How do we learn things? Through feedback loops

How do we learn things? Through feedback loops



How do humans learn anything? Through feedback loops. Imagine you are riding your bike and getting late for the office – you don’t see any traffic cop at the red light… and you jump it. There was an incentive and an opportunity. A few hours later, you get a challan message. There was a camera that caught you. The next time you won’t dare to jump the red light as you already got feedback from your previous misadventure. Similarly, if you, as a good Samaritan, helped a blind man cross the road, you will instantly feel good for the deed.

Sportspersons make excellent use of feedback they receive when they make a right move or a wrong move. A tennis player who keeps hitting the net while playing a backhand topspin, instantly realizes that she has to practice it more while training.

Unfortunately, in investing, it is risky to rely on feedback.

You buy a stock and the next day the market falls and takes the stock down with it. Does it instantly become a bad investment? A long-term approach is critical for most investments to succeed.

There are a dozen reasons for markets to go up and many times the same reasons for them to fall. But feedbacks are most useful when the link between our actions and results is clear. A stupendous 25% GDP growth takes the market down just because the street was expecting an even higher number. In investing, the instant results of any action can be highly misleading. Over short time horizons, meaningless noise dominates outcomes.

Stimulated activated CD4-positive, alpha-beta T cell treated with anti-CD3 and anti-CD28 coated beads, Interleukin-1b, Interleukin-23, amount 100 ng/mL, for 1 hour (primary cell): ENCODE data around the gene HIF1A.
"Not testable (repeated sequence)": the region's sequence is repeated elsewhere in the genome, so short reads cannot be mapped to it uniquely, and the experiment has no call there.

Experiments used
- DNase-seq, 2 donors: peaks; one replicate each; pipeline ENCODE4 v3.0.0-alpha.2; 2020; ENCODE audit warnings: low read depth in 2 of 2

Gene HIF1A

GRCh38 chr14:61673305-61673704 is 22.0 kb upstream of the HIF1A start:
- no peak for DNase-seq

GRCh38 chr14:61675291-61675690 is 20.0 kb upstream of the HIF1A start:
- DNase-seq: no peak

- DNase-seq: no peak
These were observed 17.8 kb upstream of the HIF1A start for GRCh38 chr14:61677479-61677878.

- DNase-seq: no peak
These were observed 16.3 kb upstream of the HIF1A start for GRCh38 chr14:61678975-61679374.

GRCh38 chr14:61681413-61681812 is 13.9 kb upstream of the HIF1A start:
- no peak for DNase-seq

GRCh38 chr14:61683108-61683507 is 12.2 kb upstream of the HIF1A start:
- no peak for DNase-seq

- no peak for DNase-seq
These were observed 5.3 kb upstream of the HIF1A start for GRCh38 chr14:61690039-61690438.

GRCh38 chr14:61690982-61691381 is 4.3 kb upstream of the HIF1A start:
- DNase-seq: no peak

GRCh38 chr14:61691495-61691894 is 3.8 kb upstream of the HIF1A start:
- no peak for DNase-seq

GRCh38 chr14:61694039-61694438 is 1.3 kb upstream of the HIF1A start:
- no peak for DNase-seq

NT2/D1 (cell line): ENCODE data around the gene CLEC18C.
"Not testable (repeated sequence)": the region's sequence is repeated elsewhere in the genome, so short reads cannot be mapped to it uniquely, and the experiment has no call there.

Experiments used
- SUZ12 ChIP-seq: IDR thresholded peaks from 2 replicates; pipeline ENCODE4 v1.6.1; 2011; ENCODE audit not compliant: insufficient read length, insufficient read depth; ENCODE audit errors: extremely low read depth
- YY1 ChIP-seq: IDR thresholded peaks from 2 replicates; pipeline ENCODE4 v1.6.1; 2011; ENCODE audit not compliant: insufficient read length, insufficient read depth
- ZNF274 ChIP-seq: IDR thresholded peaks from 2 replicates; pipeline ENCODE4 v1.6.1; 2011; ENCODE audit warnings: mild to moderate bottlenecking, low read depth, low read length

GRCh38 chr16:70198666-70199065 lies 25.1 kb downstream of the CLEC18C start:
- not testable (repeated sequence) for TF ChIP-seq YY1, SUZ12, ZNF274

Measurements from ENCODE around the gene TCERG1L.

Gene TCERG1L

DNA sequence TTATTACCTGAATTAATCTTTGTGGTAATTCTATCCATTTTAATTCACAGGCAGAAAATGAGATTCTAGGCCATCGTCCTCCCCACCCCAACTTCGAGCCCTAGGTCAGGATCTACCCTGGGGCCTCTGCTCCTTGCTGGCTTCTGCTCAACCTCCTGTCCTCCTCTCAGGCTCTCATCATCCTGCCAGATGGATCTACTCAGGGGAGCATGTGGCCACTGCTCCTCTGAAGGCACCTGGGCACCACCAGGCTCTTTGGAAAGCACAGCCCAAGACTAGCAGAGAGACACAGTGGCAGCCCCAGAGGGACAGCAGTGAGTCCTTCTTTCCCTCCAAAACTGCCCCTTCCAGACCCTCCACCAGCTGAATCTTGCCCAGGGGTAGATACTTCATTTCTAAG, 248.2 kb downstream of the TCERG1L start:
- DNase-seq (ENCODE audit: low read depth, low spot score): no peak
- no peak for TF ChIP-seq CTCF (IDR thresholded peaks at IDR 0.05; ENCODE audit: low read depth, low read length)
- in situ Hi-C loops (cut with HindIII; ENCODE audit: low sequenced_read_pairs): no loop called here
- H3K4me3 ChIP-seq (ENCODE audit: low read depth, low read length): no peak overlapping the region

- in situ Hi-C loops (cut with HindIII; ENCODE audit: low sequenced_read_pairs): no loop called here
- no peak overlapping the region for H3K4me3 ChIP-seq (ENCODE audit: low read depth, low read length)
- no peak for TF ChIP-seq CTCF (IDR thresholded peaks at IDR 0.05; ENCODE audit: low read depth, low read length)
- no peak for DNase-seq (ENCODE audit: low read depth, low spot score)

Learning from short feedback loops only works if the impact of negative feedback is minor. You know that drinking poison will kill you. You don’t have to verify it by consuming it and facing its consequences. Similarly, we already know the risks involved in taking concentrated stock positions, borrowing money to invest in the stock market, and putting money in an unregulated instrument like crypto. The negative consequences of these won’t count as lessons after facing catastrophic losses.

Investors learn from their own experiences and the experience of others. Our sample size is simply too small. And hence, it is far too easy to learn the wrong lessons.

Here is a short, non-exhaustive list of things to remember:

  • Ignore near-term feedback as much as possible.
  • Decide what type of feedback is useful.
  • Learn the right things from the right people.
  • Weigh evidence correctly.
  • Focus on general principles rather than specific stories.

In investing, useful feedback is often received too late because meaningful results only emerge over time. Investing is an exercise in dealing with short-term noise, deep uncertainty and profound behavioural challenges. The best we can do is base our decisions on sound principles, always be willing to learn and understand that most short-term feedback can be ignored.



With excerpts from

Disclaimer: “The views expressed are for information purposes only. The information provided herein should not be considered investment advice or research recommendation. The users should rely on their research and analysis and should consult their investment advisors to determine the merit, risks, and suitability of the information provided.”


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